After his fighter pilot father is killed during WWII and his emotionally despondent mother is deemed incompetent, young Christopher (Leo Spiegel) is sent to live with his Aunt Lily (Kate Nawrocki), a lamp tender in a haunted lighthouse in Maine.
Since before the war, Aunt Lily has employed Yasuhiro (Karmann Bajuyo), a Japanese-American, as a kind of helper and all-around handyman. It becomes clear that over three years together the two have formed a bond that transcends their working relationship.
“Burning Bluebeard” literally comes alive in front of a scorched proscenium arch on a ruined stage depicting the aftermath of an inferno that destroyed the Iroquois Theater in Chicago (set design by Jeff Kmiec based on the original design of Lizzie Bracken).
The Ruffians with director Halena Kays and choreographer Ariel Triunfo have devised a clever way to tell this story based on an actual 1903, tragic event that claimed the lives of 600 theater patrons, many of them children and their mothers, attending a Christmastime performance of a popular Broadway blockbuster entitled “Mr. Bluebeard.”
Of course, theater audiences want different things before going ahead to spend money and time on a show. Some folks prefer musicals, others like Shakespeare and some gravitate to shows that are different or particularly creative. Because opera is also dramatic theater that requires excellent acting, compelling story lines and fine voices, we include Lyric Opera productions when applicable.
Here is Chicago Theater and Arts reviewers’ list of favorite productions seen during 2019 which was designated by the City of Chicago and the League of Chicago Theatres as the Year of Chicago Theatre.
Francine Pappadis Friedman
“Jersey Boys” at the Auditorium Theatre in April, 2019. I headlined it: ‘Oh, what a night!” Amusing dialogue was interspersed with tremendous songs by four guys, the story of Frankie Valli & The Four Seasons who were living in New Jersey. Not only did their songs keep the audience laughing, but even younger audience members were swinging and swaying in their seats. And many of their songs sang about love!
“Falsettos” at the James M. Nederlander Theatre in May/June 2019. I headlined it: “Let’s live life through music.” It was a fabulous musical taking place in New York in the 1970s, with a psychiatrist, gay men and women, and a little boy—one of the main characters—who was worried about his father’s sexuality when his parents got divorced. The story moved along with songs and the boy, whose father sang “Father to Son,” that said he’d always be there for him.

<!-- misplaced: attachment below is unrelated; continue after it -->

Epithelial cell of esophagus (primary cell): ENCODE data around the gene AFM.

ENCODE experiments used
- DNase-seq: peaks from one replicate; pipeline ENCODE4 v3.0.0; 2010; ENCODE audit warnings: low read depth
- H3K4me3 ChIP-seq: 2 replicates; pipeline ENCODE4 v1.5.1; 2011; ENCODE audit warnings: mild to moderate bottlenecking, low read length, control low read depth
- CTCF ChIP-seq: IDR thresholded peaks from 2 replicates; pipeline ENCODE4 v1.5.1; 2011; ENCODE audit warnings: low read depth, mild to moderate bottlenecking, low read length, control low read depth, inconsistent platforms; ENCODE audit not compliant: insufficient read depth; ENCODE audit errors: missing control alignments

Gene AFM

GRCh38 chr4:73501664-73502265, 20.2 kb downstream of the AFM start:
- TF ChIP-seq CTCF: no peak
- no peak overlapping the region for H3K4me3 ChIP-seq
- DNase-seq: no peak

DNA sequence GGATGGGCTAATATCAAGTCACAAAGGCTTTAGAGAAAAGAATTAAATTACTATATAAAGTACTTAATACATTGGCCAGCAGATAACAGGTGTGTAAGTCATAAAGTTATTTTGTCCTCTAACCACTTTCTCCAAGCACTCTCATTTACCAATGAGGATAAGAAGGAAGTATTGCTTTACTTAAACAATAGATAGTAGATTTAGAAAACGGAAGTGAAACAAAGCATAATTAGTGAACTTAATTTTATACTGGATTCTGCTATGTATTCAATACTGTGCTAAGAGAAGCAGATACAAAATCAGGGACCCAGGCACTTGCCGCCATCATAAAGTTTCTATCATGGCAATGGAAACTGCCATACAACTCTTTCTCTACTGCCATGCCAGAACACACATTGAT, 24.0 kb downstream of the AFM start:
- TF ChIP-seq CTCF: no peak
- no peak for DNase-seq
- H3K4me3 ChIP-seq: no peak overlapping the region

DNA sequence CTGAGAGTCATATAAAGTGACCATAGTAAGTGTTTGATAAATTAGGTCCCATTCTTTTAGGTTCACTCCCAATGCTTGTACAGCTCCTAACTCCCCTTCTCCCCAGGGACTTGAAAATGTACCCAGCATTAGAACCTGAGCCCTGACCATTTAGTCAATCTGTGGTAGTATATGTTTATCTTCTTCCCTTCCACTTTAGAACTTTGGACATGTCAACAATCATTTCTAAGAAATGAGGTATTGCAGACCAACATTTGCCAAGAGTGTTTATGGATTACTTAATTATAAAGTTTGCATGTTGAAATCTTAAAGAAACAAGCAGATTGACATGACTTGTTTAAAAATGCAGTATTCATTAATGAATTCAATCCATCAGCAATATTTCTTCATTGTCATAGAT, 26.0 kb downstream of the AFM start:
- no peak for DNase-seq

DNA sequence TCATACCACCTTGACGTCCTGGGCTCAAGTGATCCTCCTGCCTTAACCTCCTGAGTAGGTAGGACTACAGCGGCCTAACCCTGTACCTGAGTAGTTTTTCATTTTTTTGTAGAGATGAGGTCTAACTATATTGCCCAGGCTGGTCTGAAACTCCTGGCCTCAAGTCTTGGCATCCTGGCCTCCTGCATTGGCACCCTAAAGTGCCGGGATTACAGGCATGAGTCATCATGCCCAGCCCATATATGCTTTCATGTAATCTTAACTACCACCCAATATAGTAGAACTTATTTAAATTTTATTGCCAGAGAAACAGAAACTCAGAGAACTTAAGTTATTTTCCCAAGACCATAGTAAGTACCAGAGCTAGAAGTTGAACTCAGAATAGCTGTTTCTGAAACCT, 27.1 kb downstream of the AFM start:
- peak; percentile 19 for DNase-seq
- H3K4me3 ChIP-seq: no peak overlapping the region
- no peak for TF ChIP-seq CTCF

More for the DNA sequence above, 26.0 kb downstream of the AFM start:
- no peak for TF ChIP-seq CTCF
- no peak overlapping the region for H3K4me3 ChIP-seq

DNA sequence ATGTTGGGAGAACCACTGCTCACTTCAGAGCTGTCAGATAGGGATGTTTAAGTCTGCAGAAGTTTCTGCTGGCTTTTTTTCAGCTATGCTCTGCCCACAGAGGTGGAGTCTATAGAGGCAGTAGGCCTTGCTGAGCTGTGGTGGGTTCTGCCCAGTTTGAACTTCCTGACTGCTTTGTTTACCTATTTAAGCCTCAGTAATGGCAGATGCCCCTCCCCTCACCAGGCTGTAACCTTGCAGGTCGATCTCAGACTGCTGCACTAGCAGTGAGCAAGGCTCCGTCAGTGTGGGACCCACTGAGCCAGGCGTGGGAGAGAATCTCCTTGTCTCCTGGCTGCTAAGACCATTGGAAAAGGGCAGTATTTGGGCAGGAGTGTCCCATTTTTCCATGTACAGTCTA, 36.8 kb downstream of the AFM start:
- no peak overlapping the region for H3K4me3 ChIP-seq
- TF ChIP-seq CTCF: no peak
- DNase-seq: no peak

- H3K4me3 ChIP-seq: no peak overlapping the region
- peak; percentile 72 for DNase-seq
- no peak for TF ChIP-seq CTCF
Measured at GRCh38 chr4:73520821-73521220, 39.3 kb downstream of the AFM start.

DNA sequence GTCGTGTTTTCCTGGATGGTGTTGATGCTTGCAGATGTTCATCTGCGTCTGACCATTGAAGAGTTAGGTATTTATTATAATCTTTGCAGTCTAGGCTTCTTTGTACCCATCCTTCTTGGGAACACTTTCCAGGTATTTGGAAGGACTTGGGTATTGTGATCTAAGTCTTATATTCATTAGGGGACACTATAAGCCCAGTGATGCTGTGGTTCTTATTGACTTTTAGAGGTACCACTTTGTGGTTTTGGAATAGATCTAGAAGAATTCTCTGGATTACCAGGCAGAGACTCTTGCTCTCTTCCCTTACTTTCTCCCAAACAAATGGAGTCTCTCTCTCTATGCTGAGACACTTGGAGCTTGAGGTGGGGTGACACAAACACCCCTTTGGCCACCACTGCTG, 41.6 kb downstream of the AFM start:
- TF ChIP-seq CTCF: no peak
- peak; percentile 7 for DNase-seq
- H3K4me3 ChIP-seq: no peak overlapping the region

“Next to Normal” at Writers Theatre, Glencoe in June. Writers Theatre unerringly brought to the stage what life is like in a home where a family member is mentally ill. Penned by Brian Yorkey who also did the lyrics and with music by Tom Kitt, the show took three Tony awards in 2009. It also won the Pulitzer Prize for drama because even though it has highly expressive musical numbers, it is not a feel-good musical.
“Oslo” a Timeline Theatre production at the Broadway Playhouse in October, brilliantly revealed the behind the scenes negotiations in Norway that led up to the famed handshake on the White House lawn between Israeli Prime Minister Yitzhak Rabin and Palestine Liberation Organization (PLO) leader Yasser Arafat in 1993. What “Oslo,” the multi-award-winning play by J. T. Rogers does is introduce audiences to Mona Juul, superbly acted by Bri Sudia whose sensible but passionate portrayal of the Norwegian diplomat who initiated the behind the scenes action, glides from serious to charming to comic, and to Scott Parkinson who as facilitator Rød-Larsen has the difficult task of making all the players in the sensitive negotiations, look good.
Don Giovanni” at the Lyric Opera House in November and December is an 18th century Mozart opera in perfect tune with #MeToo times. If you knew before seeing Lyric’s outstanding production of “Don Giovanni” that (Il dissouto punita, ossia il Don Giovanni), translates as “The Rake Punished, namely Don Giovanni “ (also The Libertine Punished), you would have some idea that the opera was not about a lover but about a powerful man who felt entitled to take sexual liberties. However, directed by Robert Falls, artistic director at Goodman Theatre, the Lyric production skillfully makes the comic moments funnier, the sexual attempts more offensive, the violence more dramatic and the punishment more tumultuous.
“International Falls” by Agency Theater Collective and End of the Line Production at the Nox Arca in August. It was an intimate play with truthful dialog that was well acted.
“My Life as A Country Song” by New American Folk Theatre at Chief O’Neill’s in October. It had very good original music.
My favorite is a theatrical event: the 3rd Chicago International Puppet Theater Festival. More than 100 performances of 24 shows were given by professional puppeteers from 11 countries at 19 venues. I had the privilege of seeing “Ajijaak on Turtle Island,” the story of a young whopping crane who was accidentally separated from her parents during her first migration. Along the way to unification, she learned valuable life-lessons about herself and living in harmony with nature. Puppets of all sizes and styles, their handlers, musicians and dancers interacted seamlessly to present an engaging and unforgettable experience.